We had originally planned to stay in the Westfjords longer, but due to weather and the general stress of driving in the area, we decided to move out and head back to the Ring Road and make our way towards the northern area of Iceland – to the “large” city known as Akureyri. This is quite an intense drive, clocking it at around 6.5 hours (it took us a little more with having to drive slowly on the treacherous Westfjord roads again). It went fairly quickly, and we made room for occasional stop offs to take in the region and grab gas/food at the N1 gas stations we encountered along the way.
We arrived in the area of Akureyri in mid-day, and decided to push on to visit a few of the natural locations within an hours drive East.
We were quite excited to visit Godafoss waterfall (‘the waterfall of the gods’), having heard so much good about it. And how can’t you be excited by a waterfall with such a cool name? There was also some intrigue inspired by the Icelandic history of the place – it being the location of the modern myth that lawspeaker Þorgeir Ljósvetningagoði made Christianity the official religion of Iceland by throwing statues of the Norse gods into the waterfall.
It turns out, Godafoss was one of the few let downs of the trip. You learn quickly as you travel Iceland that waterfalls start to feel incredibly common, as you see them all the time while you drive, and this one appeared much smaller than we had expected. It led Chris’ to say, “Photography is evidently all about deception,” and at least when it comes to photography of this waterfall – this appears to be the truth. In relooking at some of the photos of this place, it is evident some really wide lenses (16mm or wider) are being utilized, which creates some warping that can make it look larger than it really is.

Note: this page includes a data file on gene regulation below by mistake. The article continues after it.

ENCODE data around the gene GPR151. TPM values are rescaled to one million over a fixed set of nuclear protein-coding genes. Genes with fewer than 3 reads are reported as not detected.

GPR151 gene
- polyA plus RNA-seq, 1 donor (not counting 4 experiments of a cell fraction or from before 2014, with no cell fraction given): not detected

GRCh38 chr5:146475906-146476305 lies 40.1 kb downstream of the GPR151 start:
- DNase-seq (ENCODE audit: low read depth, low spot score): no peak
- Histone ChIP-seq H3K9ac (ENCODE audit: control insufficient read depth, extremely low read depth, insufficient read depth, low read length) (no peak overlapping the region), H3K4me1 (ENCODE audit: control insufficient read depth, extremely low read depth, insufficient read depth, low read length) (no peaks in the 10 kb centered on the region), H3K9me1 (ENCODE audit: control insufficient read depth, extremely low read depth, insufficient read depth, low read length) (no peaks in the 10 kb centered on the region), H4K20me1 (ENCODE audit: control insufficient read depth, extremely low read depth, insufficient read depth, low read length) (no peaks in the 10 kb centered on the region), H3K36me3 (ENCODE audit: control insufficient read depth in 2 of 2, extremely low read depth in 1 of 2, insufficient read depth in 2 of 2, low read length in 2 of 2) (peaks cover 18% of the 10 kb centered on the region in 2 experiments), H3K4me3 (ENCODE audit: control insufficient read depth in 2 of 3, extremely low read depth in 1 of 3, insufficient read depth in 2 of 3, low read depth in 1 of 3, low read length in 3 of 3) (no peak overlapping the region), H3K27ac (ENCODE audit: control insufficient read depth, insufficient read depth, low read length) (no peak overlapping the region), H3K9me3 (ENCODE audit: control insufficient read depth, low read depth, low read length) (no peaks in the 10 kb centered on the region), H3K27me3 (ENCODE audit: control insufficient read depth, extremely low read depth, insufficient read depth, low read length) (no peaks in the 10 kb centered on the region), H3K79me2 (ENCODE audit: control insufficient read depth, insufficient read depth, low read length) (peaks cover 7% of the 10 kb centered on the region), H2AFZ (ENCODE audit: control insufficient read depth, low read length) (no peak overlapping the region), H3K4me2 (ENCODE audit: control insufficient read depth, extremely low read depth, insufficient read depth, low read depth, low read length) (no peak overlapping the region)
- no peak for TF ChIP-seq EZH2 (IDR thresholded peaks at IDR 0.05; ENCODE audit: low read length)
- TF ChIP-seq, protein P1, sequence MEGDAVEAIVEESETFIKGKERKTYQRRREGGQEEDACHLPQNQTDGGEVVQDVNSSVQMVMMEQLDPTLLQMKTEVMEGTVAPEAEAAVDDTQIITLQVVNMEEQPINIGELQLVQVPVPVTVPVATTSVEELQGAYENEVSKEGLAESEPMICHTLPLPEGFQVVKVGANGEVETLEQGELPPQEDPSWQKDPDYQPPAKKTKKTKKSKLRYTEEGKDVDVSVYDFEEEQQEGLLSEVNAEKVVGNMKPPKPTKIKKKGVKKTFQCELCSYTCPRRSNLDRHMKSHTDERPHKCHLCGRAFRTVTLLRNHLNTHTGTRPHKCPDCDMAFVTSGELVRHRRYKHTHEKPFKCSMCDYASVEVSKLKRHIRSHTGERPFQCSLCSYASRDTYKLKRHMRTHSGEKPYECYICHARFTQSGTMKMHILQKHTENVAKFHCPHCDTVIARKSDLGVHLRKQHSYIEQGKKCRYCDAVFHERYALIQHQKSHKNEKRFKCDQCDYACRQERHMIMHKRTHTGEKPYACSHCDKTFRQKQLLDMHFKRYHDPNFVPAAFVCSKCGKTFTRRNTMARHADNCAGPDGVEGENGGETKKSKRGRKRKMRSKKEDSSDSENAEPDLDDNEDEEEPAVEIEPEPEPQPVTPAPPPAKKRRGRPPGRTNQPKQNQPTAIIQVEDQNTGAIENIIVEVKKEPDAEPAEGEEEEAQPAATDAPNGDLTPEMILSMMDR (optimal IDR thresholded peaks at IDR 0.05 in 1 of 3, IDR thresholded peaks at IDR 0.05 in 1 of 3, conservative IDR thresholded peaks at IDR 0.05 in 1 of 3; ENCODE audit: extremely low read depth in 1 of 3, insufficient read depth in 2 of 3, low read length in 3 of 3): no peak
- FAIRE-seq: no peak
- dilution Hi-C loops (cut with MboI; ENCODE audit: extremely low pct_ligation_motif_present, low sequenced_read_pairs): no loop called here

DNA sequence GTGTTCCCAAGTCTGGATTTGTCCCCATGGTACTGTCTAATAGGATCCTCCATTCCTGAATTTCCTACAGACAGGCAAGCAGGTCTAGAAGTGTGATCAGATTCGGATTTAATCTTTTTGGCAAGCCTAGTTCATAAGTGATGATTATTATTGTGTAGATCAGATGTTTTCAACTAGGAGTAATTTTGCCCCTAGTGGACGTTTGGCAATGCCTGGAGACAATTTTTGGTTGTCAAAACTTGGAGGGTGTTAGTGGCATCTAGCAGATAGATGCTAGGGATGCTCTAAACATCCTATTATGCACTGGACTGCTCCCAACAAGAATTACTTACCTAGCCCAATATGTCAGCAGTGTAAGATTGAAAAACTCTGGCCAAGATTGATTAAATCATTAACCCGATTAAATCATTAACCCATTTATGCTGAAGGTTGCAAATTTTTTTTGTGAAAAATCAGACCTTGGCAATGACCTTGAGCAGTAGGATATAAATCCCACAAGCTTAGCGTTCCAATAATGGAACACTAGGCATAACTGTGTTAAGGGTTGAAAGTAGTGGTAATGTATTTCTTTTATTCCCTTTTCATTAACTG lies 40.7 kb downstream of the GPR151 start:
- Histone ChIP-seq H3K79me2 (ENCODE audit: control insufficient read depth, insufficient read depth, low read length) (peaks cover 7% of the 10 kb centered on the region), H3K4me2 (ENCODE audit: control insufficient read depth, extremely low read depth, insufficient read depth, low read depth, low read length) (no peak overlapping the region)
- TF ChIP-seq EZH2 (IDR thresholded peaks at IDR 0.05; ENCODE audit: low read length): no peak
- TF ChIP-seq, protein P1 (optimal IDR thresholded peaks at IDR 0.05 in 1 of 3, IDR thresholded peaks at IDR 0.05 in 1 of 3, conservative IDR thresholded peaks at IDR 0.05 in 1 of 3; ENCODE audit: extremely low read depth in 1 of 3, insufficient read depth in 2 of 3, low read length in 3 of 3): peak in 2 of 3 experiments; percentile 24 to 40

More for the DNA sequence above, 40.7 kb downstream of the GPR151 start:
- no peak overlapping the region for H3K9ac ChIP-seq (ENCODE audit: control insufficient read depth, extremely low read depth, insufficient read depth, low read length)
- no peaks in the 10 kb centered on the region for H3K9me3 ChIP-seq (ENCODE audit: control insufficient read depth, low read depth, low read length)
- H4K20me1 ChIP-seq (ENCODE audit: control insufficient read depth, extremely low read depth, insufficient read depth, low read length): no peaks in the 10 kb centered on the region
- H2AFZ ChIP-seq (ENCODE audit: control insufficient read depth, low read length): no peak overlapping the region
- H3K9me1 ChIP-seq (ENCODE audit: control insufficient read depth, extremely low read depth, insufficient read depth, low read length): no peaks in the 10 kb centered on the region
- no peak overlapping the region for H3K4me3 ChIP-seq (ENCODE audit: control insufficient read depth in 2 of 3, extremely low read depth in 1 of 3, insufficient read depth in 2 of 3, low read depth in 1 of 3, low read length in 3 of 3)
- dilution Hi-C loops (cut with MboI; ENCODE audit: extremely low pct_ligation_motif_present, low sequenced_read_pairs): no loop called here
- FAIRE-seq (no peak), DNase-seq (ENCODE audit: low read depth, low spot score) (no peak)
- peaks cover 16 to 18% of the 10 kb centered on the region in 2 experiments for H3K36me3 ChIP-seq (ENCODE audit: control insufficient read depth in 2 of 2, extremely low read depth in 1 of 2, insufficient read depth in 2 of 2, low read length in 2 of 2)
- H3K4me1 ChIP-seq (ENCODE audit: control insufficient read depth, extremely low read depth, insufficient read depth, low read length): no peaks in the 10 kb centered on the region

It’s worth noting, that even in the slow season of September, Godafoss was still a hopping tourist attraction fresh with busloads of people, a restaurant, and gift shop – all of which did not really contribute to a better perspective. It also doesn’t help that the day before we had just seen a huge waterfall – Dynjandi – in the Westfjord regions, so Godafoss came across as quite tame in comparison.
Even so, we got some great photos here, and it is worth visiting even for a short while – especially if you are not into long hiking excursions to see some of the more remote waterfalls in Iceland like Svartifoss.
From a photography perspective, as the widest lens we had on hand was a 24mm – which is not sufficient for capturing this waterfall – we instead opted to use our 50mm and take closer up and more abstract shots of the waterfall Godafoss. Images captured with other tourists in the frame provide some humanity and help show the scale of the falls.
THE LOVELY CITY OF AKUREYRI AND THE BEST ICELAND CAMPING – HAMRAR CAMPSITE
We drove back to Akureyri as we were planning to stay at the Hamrar Campsite right outside of town. We spent a little time wandering around the town, and needless to say it is very beautiful. We grabbed some coffee at a local coffee shop/book store (seemed like an Icelandic version of Barnes and Noble/Starbucks). We also grabbed our first Icelandic hot dog from Bæjarins Beztu Pylsur – worth it!
By this point in our campground stays, we were not sure what to expect. After a bad night in the Westfjords, Jes said…”are you sure this campground is legit?” It turns out, Hamrar Campground is one of the best in Iceland that we saw. We liked it so much we decided to add another stay here the following day. You pay about the same as you would at all other campsites, but it is far more spacious and has better amenities (like warm water and showers). For a more detailed review, read HERE.
OH YES – AURORA BOREALIS
Many people go to Iceland to visit the natural wonders of the world. To the North of the island is the Arctic Sea, and as Iceland is a part of the Arctic Circle, the opportunity to see the auroras from here is high if you have clear and dark skies. We only got a taste, but it was one of the most magical experiences of our lives. It is difficult to describe seeing the “dance” of the auroras above us, but it certainly made for an excellent end to our night.
Be sure to check out the rest of our Traveling Iceland article series.